09.26.12

Shawn Ryan’s Favorite War Movies

Shawn Ryan, whose new drama Last Resort premieres Thursday night, curates his favorite war films that helped inspire the show, from Das Boot to Casablanca.

The best war movies aren’t about bullets or missiles or grenades, they’re about the men and women who risk death, find love, lose love, and face agonizing choices in times of great crisis. I’m not a big blood and guts guy. But I do adore a good moral dilemma. That’s what our new television series, Last Resort (shameless plug: premieres Thursday at 8/7 ET/CT on ABC), aims to deliver. Many of the movies on my list provided inspiration for our show about the crewmembers of the USS Colorado who find the courage to question a murky and suspicious order to fire nuclear weapons at Pakistan. As a result, they find themselves under attack and on the run from their own country. As for my list, which is in alphabetical order, you’ll recognize a lot of these titles below. I’m not going to try to impress you with obscure film history. Classics are classics for a reason.

Apocalypse Now (1979) 

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One of the scariest journeys ever committed to film. The behind the scenes stories of the making of the movie might be even more frightening (see the documentary Hearts of Darkness or, for a more comedic perspective of the insanity of it all, see or read the play Geniuses). I’ve probably seen this film five times and I still don’t think I fully understand it, making it an apt reflection of the Vietnam War. Steaming down the river with Martin Sheen and his companions, you find yourself naturally scanning the jungle, dreading the bullets you’re sure are to come, fearing for your own life, as well as theirs.

Casablanca (1942)

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A true example of the kind of grand epic that we aspire to with Last Resort, Casablanca has it all—love, betrayal, friendship, sacrifice, laughs, music, and indelible characters. Amazing how well it holds up still. And good luck trying to find another Bogart today.

Das Boot (1981)

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The best submarine movie ever made was actually a German television program, later combined and released as one movie. The claustrophobia is intense. The characters so vivid, the tension so high. Watching it, you could swear you were 200 feet under the ocean, stuck in this rusty tomato can. When I briefly found myself rooting for the German submariners to survive and sink an Allied boat, I was reminded of the power of great filmmaking.

Doctor Zhivago (1965)

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Well, who wouldn’t travel through war-torn Russia and endure ice-frozen mansions in pursuit of Julie Christie? One of the most gorgeous films ever made, it defines the word “epic”.

Fail-Safe (1964)

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The epitome of tension and dread. As an American nuclear bomber makes its way toward Moscow, ignoring White House pleas to turn around, due to protocol, Henry Fonda (as the president) and Larry Hagman (as his translator) give a master class on how to make a small, windowless room the most exciting location on earth. We studied these scenes closely while preparing to shoot Last Resort. Sometimes a lingering camera on a great actor’s face is the best special effect of all.

Inglourious Basterds (2009)

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Should have won the Oscar that year. But then again, what I want to win never seems to (I’m looking at you, The Social Network, Fargo, and Capote). Tarantino revised and reimagined World War II, giving us the ending we all would have wanted while also delivering one of the greatest movie villains of all-time.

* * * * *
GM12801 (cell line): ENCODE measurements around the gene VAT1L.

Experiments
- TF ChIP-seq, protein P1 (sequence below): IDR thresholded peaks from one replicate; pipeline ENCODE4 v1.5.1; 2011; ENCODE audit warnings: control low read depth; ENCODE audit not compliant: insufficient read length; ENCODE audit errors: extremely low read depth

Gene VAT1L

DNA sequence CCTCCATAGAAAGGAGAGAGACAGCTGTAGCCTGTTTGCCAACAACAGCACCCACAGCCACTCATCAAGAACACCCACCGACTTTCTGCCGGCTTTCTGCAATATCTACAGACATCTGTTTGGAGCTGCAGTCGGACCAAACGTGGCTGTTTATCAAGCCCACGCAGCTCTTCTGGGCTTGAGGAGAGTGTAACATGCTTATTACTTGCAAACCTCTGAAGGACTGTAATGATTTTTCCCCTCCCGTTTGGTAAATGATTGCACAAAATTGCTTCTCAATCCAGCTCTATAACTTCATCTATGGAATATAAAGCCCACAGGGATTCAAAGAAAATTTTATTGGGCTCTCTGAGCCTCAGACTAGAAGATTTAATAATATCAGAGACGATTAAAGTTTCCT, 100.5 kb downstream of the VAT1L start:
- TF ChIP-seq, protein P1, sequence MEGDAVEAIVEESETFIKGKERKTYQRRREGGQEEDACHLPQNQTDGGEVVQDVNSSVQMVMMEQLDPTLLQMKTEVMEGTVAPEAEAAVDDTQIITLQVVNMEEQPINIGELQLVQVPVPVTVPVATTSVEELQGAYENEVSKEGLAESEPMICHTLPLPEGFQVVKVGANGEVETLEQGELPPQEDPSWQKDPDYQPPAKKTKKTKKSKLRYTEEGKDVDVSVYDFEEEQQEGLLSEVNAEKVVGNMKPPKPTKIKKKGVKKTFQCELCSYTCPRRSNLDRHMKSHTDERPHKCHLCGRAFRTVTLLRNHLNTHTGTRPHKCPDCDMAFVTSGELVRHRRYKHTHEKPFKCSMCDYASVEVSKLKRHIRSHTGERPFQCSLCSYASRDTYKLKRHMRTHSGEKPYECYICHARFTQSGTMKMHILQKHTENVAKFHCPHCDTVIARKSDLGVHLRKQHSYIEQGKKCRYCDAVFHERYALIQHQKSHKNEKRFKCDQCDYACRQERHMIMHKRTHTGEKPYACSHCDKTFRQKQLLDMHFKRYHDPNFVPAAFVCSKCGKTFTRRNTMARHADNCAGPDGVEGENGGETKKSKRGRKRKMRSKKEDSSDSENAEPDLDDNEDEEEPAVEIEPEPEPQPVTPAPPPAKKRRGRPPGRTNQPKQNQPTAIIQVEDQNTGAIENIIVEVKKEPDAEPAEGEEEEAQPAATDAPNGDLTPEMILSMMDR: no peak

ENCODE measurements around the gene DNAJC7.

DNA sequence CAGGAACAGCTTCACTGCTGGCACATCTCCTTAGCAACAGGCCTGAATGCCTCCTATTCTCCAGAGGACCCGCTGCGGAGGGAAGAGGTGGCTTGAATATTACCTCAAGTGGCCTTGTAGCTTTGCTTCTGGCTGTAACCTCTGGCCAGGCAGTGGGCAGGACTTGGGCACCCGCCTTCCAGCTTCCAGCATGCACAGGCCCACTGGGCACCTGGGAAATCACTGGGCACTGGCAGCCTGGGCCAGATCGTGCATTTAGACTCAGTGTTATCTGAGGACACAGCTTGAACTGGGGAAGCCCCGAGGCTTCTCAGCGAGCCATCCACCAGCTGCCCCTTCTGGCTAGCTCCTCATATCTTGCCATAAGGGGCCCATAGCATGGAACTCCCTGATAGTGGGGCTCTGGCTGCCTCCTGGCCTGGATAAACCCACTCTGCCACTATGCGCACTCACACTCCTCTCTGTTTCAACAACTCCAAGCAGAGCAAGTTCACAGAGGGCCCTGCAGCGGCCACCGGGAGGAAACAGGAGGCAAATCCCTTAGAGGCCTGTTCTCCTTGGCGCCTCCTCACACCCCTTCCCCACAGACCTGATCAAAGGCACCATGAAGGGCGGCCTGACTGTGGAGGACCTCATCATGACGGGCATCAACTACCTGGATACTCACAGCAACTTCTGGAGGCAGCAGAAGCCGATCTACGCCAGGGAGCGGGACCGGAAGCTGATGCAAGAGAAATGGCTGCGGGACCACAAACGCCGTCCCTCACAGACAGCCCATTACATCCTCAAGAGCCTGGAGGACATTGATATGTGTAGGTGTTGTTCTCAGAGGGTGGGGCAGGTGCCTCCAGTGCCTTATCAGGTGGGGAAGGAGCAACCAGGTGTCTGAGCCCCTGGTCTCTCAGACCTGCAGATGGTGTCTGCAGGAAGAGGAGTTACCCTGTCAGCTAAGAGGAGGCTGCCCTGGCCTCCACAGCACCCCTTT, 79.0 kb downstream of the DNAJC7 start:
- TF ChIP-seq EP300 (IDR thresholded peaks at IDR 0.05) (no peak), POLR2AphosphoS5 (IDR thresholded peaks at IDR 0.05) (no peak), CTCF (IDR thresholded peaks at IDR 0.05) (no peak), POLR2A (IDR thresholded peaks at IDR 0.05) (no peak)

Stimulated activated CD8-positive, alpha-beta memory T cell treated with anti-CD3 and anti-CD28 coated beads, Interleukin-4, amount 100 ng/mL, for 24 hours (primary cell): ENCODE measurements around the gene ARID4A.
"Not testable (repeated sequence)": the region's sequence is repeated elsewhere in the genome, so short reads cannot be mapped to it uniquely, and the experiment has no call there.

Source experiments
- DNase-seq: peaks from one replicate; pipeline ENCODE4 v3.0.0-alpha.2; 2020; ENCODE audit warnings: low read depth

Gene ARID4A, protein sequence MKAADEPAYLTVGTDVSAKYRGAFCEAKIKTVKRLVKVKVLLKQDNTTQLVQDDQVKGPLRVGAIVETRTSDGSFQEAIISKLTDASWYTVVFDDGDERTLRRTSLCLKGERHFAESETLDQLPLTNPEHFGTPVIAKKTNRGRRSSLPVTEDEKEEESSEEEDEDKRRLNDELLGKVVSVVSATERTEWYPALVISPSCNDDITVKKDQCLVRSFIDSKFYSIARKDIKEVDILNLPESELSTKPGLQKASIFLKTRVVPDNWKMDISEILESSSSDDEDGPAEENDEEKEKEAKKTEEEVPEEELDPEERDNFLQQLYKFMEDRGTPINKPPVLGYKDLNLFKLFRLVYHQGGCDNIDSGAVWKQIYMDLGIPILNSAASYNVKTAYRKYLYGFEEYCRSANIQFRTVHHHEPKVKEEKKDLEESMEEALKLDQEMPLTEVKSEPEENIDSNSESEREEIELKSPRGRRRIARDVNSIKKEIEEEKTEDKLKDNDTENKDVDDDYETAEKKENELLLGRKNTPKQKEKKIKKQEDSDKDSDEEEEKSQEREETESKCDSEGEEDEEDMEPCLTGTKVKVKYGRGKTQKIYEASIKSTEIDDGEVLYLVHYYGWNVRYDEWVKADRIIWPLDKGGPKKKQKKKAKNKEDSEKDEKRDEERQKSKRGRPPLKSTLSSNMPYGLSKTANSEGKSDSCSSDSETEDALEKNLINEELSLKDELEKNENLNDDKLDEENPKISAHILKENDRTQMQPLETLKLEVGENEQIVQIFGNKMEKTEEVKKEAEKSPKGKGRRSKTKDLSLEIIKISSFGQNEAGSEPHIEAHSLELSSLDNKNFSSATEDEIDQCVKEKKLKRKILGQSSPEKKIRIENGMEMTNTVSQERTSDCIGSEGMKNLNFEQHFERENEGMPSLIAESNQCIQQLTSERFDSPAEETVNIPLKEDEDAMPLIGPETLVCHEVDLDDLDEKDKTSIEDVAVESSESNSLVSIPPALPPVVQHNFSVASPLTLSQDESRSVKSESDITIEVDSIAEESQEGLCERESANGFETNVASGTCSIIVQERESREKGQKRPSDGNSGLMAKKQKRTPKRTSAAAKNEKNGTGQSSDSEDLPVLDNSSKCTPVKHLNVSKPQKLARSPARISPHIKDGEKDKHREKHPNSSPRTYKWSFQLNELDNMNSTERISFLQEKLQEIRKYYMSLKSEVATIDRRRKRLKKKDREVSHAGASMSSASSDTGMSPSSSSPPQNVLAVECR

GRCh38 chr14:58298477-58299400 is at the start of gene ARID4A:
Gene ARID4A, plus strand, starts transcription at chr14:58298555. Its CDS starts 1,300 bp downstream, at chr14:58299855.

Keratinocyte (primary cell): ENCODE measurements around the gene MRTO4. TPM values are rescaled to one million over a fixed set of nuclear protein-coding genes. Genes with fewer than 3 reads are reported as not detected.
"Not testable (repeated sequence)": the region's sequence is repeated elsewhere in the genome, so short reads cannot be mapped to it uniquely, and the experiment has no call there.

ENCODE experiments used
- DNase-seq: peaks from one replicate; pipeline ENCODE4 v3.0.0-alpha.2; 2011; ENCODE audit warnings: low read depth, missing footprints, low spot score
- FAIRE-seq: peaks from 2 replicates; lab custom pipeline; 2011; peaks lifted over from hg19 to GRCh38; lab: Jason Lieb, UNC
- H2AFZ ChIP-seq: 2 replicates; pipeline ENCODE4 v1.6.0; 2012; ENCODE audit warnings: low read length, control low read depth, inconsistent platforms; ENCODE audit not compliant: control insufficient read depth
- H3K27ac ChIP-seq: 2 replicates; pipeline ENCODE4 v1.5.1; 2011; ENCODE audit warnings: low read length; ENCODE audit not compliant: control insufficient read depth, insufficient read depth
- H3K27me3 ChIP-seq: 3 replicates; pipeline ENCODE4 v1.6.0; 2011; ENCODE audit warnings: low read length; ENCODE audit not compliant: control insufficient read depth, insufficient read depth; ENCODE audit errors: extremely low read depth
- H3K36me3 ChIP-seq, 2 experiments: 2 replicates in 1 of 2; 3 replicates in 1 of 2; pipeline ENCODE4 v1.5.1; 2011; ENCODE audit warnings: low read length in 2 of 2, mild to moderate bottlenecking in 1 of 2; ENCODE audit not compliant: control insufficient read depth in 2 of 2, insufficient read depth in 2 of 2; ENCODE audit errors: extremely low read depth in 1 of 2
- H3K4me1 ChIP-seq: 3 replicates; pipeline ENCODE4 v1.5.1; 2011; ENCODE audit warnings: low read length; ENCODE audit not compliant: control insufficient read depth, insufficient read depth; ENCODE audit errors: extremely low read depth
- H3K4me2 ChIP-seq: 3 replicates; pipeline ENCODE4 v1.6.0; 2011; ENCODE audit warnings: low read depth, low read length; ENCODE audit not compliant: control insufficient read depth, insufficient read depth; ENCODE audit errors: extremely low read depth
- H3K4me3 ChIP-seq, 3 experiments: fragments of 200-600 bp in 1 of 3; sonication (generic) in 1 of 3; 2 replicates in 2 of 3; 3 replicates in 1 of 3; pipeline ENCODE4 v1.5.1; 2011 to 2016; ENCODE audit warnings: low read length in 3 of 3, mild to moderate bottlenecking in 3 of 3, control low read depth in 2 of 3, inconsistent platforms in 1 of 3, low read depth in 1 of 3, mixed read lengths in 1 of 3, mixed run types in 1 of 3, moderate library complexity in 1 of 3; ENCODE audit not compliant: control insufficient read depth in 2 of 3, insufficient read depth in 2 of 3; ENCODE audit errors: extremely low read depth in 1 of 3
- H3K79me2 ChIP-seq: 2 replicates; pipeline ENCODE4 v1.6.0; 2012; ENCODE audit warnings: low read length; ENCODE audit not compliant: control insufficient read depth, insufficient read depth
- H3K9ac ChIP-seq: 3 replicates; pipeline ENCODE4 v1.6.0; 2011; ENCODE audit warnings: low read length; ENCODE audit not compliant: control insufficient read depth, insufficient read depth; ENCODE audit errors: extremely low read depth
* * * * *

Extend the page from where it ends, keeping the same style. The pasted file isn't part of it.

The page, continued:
The Lives of Others (2006)

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Cheating here a little bit, but I’m saying a Cold War movie qualifies for this list. Of all the films mentioned here, this is one you may not have seen yet. If so, go buy, rent, or stream it now. A brilliant look into the lives of the 1980s East German Stasi (Secret Police) and the civilians they spy and eavesdrop on. In such an unexpected way, it shows us one of the most heroic journeys in film history.

MASH (1970)

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The football game goes on too long and it doesn’t really have an ending, but the way it pivots from hard drama to hysterical comedy is something the rest of us have been trying to duplicate ever since. The absurdity of war indeed.

On the Beach (1959)

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Fair warning. One of the more depressing movies I’ve ever seen. But nuclear annihilation is a tough subject matter to get laughs out of if your name isn’t Stanley Kubrick. Gregory Peck is absolutely devastating as a submarine captain who leads his crew to Australia, the only place on earth not yet destroyed by nuclear war. But radioactive clouds are coming and the human race seemingly only has months left. Peck keeps his dignity even as he remembers friends and family back home, now dead. He even finds new love with Ava Gardner (right up there with Julie Christie), but for how long?

Saving Private Ryan (1998)

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Last year I got to visit Normandy Beach with my wife. The memorial is the most awe-inspiring, humbling place I’ve ever stepped foot on. So it’s understandable that Spielberg would want to highlight it in this movie. Unfortunately, the present-day Normandy Beach bookends of the film are overly-maudlin and deceptive to the audience. In between those two scenes, however, lies the best and most powerful pure war film ever made, in my opinion. The scene of the German soldier quieting Adam Goldberg before plunging the knife distills the horror of war in the most personal and harrowing of ways.